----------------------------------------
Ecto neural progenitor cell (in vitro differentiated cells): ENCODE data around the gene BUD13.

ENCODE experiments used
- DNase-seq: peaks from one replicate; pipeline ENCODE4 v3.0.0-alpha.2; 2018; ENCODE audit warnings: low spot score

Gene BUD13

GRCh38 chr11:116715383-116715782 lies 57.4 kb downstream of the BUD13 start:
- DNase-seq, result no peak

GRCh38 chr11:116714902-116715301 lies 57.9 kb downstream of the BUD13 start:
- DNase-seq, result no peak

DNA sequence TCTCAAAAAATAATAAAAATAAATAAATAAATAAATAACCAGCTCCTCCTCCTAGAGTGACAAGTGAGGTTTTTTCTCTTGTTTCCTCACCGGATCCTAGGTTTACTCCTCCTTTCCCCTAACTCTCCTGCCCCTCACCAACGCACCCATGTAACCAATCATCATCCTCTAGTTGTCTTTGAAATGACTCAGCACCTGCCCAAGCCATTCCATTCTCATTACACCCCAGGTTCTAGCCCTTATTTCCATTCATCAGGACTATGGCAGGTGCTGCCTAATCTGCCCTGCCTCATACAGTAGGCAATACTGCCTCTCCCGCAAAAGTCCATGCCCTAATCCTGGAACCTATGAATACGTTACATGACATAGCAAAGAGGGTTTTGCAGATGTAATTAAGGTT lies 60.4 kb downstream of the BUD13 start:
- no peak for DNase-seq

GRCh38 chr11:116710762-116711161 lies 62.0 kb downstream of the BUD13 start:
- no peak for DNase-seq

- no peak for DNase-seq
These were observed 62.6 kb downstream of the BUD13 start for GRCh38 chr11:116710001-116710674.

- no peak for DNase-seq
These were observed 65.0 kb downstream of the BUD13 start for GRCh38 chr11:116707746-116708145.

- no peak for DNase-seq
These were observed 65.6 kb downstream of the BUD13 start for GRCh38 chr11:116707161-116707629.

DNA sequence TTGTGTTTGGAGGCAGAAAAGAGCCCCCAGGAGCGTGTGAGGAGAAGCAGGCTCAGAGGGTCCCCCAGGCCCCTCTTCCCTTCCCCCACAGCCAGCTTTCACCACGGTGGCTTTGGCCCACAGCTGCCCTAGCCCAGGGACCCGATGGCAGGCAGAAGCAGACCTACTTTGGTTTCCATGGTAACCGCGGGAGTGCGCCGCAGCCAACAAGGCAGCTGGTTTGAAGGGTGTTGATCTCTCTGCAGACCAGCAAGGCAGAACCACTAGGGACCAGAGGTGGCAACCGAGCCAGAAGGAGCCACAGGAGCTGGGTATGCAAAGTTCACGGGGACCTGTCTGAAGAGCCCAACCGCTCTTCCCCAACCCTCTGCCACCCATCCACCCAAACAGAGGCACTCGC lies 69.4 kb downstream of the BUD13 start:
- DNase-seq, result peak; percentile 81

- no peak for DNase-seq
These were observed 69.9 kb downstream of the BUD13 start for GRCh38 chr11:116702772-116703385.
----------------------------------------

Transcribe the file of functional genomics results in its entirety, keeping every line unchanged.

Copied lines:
Ecto neural progenitor cell (in vitro differentiated cells): ENCODE data around the gene BUD13.

ENCODE experiments used
- DNase-seq: peaks from one replicate; pipeline ENCODE4 v3.0.0-alpha.2; 2018; ENCODE audit warnings: low spot score

Gene BUD13

GRCh38 chr11:116715383-116715782 lies 57.4 kb downstream of the BUD13 start:
- DNase-seq, result no peak

GRCh38 chr11:116714902-116715301 lies 57.9 kb downstream of the BUD13 start:
- DNase-seq, result no peak

DNA sequence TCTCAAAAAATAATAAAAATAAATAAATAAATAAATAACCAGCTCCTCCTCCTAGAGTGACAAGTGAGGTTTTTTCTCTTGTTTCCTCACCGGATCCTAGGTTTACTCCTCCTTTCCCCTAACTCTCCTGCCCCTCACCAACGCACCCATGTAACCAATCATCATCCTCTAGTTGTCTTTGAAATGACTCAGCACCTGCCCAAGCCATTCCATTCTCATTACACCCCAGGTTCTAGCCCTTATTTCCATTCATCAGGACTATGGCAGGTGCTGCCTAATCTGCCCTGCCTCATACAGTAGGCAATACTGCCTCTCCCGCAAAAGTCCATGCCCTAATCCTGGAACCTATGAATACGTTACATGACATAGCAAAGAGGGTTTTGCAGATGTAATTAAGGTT lies 60.4 kb downstream of the BUD13 start:
- no peak for DNase-seq

GRCh38 chr11:116710762-116711161 lies 62.0 kb downstream of the BUD13 start:
- no peak for DNase-seq

- no peak for DNase-seq
These were observed 62.6 kb downstream of the BUD13 start for GRCh38 chr11:116710001-116710674.

- no peak for DNase-seq
These were observed 65.0 kb downstream of the BUD13 start for GRCh38 chr11:116707746-116708145.

- no peak for DNase-seq
These were observed 65.6 kb downstream of the BUD13 start for GRCh38 chr11:116707161-116707629.

DNA sequence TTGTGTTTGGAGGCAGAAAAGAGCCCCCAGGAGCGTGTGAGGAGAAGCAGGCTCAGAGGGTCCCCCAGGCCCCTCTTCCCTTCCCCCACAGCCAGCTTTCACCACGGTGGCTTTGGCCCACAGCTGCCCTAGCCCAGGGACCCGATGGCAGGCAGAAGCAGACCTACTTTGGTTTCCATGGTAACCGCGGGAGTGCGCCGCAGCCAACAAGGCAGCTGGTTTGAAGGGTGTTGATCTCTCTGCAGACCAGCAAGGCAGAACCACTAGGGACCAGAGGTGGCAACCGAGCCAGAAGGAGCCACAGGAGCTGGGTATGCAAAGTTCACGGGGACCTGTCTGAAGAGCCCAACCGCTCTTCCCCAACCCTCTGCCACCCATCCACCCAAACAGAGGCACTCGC lies 69.4 kb downstream of the BUD13 start:
- DNase-seq, result peak; percentile 81

- no peak for DNase-seq
These were observed 69.9 kb downstream of the BUD13 start for GRCh38 chr11:116702772-116703385.